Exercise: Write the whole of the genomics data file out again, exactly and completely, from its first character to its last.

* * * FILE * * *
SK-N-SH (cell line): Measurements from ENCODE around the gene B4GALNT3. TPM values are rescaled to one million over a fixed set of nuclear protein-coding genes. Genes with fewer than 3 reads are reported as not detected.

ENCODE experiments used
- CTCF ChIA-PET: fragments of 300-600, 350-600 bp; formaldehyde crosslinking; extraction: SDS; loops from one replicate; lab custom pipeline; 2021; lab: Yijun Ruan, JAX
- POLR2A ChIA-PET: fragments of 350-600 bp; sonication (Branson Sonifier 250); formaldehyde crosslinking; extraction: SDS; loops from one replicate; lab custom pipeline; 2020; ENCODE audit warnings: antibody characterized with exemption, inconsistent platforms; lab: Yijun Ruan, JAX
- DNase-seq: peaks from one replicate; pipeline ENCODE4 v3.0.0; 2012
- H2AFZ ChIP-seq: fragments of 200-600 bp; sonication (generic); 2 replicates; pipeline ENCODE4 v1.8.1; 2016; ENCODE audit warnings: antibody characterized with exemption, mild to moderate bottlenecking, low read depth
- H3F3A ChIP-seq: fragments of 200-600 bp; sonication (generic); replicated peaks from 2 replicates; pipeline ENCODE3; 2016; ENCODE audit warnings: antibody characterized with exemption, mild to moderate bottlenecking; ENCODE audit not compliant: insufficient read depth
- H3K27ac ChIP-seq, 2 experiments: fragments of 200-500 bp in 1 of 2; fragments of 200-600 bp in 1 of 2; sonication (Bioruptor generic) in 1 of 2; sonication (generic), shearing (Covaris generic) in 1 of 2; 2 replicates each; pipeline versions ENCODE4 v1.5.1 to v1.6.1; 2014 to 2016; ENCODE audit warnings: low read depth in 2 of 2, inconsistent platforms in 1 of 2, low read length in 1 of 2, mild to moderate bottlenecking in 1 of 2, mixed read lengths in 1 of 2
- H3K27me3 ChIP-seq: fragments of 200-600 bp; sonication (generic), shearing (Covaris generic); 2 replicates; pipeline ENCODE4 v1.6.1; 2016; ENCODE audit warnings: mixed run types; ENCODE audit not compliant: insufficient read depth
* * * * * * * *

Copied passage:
SK-N-SH (cell line): Measurements from ENCODE around the gene B4GALNT3. TPM values are rescaled to one million over a fixed set of nuclear protein-coding genes. Genes with fewer than 3 reads are reported as not detected.

ENCODE experiments used
- CTCF ChIA-PET: fragments of 300-600, 350-600 bp; formaldehyde crosslinking; extraction: SDS; loops from one replicate; lab custom pipeline; 2021; lab: Yijun Ruan, JAX
- POLR2A ChIA-PET: fragments of 350-600 bp; sonication (Branson Sonifier 250); formaldehyde crosslinking; extraction: SDS; loops from one replicate; lab custom pipeline; 2020; ENCODE audit warnings: antibody characterized with exemption, inconsistent platforms; lab: Yijun Ruan, JAX
- DNase-seq: peaks from one replicate; pipeline ENCODE4 v3.0.0; 2012
- H2AFZ ChIP-seq: fragments of 200-600 bp; sonication (generic); 2 replicates; pipeline ENCODE4 v1.8.1; 2016; ENCODE audit warnings: antibody characterized with exemption, mild to moderate bottlenecking, low read depth
- H3F3A ChIP-seq: fragments of 200-600 bp; sonication (generic); replicated peaks from 2 replicates; pipeline ENCODE3; 2016; ENCODE audit warnings: antibody characterized with exemption, mild to moderate bottlenecking; ENCODE audit not compliant: insufficient read depth
- H3K27ac ChIP-seq, 2 experiments: fragments of 200-500 bp in 1 of 2; fragments of 200-600 bp in 1 of 2; sonication (Bioruptor generic) in 1 of 2; sonication (generic), shearing (Covaris generic) in 1 of 2; 2 replicates each; pipeline versions ENCODE4 v1.5.1 to v1.6.1; 2014 to 2016; ENCODE audit warnings: low read depth in 2 of 2, inconsistent platforms in 1 of 2, low read length in 1 of 2, mild to moderate bottlenecking in 1 of 2, mixed read lengths in 1 of 2
- H3K27me3 ChIP-seq: fragments of 200-600 bp; sonication (generic), shearing (Covaris generic); 2 replicates; pipeline ENCODE4 v1.6.1; 2016; ENCODE audit warnings: mixed run types; ENCODE audit not compliant: insufficient read depth